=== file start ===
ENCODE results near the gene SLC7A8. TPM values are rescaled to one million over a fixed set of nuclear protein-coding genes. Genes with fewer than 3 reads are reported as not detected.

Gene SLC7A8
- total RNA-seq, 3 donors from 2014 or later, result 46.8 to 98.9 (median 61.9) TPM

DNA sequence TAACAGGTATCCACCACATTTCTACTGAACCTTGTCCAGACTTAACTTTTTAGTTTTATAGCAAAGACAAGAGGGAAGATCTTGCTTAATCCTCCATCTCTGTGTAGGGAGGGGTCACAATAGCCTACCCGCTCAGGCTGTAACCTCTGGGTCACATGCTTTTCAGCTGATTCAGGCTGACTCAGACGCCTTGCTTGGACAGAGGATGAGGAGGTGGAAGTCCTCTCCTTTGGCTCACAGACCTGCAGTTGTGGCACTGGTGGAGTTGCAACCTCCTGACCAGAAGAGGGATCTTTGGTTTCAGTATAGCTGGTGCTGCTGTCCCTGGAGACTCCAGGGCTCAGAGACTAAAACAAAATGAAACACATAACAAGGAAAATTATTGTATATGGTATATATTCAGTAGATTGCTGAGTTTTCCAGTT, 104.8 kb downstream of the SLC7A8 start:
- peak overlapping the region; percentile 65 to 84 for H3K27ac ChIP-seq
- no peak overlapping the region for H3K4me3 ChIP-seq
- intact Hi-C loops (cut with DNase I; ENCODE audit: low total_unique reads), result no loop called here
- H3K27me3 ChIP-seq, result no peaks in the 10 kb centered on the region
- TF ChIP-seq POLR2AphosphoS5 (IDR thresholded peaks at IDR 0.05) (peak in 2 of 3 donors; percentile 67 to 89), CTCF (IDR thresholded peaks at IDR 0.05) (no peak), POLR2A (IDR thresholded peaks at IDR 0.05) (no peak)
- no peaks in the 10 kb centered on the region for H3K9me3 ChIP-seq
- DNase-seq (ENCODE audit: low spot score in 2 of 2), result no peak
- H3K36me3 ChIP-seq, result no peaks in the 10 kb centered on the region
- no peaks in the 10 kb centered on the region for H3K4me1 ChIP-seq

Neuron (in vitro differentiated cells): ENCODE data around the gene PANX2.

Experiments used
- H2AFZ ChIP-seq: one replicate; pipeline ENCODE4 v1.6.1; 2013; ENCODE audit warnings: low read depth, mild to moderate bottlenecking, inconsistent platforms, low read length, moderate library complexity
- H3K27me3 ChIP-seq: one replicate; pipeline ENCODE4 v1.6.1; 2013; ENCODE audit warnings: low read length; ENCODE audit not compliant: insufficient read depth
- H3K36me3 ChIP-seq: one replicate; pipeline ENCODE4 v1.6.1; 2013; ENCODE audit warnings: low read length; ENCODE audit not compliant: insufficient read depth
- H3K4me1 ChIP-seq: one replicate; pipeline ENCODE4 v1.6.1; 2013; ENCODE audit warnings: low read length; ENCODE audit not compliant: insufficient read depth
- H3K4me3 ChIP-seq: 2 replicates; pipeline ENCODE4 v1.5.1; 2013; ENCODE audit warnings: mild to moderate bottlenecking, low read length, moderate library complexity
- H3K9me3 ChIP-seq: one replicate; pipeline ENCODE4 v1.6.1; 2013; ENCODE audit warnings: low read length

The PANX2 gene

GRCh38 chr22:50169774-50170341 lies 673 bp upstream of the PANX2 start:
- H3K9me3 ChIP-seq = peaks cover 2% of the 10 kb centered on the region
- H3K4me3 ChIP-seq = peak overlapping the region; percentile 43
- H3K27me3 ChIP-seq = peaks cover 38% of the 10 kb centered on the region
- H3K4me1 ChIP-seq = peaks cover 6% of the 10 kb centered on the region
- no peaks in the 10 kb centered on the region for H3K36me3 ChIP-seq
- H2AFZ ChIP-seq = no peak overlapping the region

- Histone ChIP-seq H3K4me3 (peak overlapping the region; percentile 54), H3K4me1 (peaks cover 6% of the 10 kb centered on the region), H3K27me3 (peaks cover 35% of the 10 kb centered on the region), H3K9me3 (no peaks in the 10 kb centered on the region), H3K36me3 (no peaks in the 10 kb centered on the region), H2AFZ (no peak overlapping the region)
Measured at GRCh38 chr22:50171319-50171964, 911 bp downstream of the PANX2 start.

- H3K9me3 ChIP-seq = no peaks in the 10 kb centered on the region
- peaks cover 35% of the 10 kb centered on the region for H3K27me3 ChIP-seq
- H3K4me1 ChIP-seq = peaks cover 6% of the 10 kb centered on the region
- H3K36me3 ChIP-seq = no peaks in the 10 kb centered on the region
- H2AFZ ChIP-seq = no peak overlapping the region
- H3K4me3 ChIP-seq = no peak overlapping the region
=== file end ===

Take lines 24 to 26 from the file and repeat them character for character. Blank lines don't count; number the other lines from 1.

- H3K9me3 ChIP-seq = peaks cover 2% of the 10 kb centered on the region
- H3K4me3 ChIP-seq = peak overlapping the region; percentile 43
- H3K27me3 ChIP-seq = peaks cover 38% of the 10 kb centered on the region